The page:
A Polishman among Ethiopians – Haaretz.com

Above: Not that many people outside the Ethiopian Jewish community knew who Jacques Faitlovitch was. (Moti Milrod)

By Ofer Aderet
Published: May 20, 2011

An odd sculpture recently appeared on the Tel Aviv University campus, following a complex, transcontinental, logistical operation. It was designed in London, assembled in Italy and shipped by sea to Israel. The artwork consists of metal pipes emerging upward from the ground, splitting, and winding around two palm trees. “This expresses continuity and departure,” said the sculpture’s designer, Israeli-born architect Ron Arad, in a phone call from London.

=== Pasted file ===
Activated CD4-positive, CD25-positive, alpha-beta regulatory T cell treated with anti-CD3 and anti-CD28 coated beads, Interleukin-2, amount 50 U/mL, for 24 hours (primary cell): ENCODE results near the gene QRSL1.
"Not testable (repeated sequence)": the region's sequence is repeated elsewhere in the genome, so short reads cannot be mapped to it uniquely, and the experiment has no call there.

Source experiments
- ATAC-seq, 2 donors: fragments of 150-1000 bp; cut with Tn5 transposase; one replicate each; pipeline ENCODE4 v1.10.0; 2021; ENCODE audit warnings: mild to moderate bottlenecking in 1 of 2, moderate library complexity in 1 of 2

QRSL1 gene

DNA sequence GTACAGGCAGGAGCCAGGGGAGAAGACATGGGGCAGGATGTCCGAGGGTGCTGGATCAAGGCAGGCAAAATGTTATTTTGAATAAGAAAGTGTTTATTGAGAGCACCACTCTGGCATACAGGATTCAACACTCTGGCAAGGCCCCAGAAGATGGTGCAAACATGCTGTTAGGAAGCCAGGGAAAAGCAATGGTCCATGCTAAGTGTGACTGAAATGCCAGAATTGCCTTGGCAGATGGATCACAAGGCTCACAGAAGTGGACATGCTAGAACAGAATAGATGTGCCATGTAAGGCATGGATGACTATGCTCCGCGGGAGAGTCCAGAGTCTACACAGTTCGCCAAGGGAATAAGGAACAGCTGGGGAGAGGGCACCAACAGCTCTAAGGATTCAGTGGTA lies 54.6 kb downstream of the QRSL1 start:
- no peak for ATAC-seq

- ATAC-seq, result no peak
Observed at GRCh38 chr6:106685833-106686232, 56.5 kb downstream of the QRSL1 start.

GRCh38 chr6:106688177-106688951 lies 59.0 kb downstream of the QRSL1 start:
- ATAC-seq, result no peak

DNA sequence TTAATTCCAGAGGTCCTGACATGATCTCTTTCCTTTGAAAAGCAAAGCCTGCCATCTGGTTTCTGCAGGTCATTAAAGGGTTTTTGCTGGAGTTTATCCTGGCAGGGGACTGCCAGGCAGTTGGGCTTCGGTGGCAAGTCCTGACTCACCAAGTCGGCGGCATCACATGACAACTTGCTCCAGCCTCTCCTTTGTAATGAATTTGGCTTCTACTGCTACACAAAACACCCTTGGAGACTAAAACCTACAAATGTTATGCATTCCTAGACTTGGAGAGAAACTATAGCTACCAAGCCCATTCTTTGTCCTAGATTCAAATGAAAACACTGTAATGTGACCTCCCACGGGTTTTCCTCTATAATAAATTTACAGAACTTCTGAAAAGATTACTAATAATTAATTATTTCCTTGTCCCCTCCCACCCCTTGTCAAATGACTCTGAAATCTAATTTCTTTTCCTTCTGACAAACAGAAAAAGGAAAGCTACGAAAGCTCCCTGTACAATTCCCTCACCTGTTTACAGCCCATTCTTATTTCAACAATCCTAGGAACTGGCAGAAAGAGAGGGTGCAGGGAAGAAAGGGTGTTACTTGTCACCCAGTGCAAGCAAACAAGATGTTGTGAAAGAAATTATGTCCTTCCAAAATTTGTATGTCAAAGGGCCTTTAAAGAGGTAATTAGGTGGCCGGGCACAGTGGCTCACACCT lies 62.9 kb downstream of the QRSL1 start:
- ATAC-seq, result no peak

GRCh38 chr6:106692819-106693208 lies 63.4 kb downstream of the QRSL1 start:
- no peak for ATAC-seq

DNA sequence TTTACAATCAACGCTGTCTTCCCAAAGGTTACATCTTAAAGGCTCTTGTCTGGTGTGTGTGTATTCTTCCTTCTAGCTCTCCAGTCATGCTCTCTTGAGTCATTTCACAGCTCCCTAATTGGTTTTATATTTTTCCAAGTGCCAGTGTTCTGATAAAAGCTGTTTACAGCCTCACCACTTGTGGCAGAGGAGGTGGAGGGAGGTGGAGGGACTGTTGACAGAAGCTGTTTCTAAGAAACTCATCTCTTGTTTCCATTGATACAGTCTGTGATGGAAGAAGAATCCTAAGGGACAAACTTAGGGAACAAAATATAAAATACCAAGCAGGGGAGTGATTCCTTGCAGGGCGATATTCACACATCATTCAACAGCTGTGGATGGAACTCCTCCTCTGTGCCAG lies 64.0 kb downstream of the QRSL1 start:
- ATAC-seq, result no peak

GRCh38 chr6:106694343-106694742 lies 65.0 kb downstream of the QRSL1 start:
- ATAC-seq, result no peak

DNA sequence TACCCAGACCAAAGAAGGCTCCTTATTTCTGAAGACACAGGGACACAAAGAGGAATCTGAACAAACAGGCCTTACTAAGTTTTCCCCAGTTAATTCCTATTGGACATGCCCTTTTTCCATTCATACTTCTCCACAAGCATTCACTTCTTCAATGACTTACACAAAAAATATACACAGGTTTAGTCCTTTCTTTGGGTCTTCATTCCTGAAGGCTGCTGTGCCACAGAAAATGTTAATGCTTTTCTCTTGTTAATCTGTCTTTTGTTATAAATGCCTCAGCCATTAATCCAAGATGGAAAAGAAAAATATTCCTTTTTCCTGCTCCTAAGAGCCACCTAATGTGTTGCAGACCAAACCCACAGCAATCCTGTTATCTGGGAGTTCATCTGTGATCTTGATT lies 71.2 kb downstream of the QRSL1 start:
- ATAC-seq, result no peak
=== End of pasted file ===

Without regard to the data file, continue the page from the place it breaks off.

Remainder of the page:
The sculpture is a memorial to Ethiopian Jews who left their homes between 1977 and 1985 for the exhausting, traumatic journey to Israel. The trek took them from Ethiopia to Sudan, and across mountains, deserts, rivers and forests; they faced hunger, thirst, illness, harassment and arrest before winding up in refugee camps…The statue was commissioned and financed by Michael Benabou, a French-Jewish businessman and a member of the French Friends of Tel Aviv University, which provides scholarships to Ethiopian-Israeli students. Two years ago he decided it was time to dedicate a memorial to these students’ community. “It is a tribute to the operation that brought them to Israel, commemorates their suffering, and expresses hope for their future,” he said by phone from Paris…The relationship between the Jews of France and Ethiopia began a century ago, with one man who devoted his life to the latter community. The new sculpture stands opposite Tel Aviv University’s central library, where a small, crowded room on the second floor stores the archives of that man, researcher Dr. Jacques Faitlovitch, who died in 1955.

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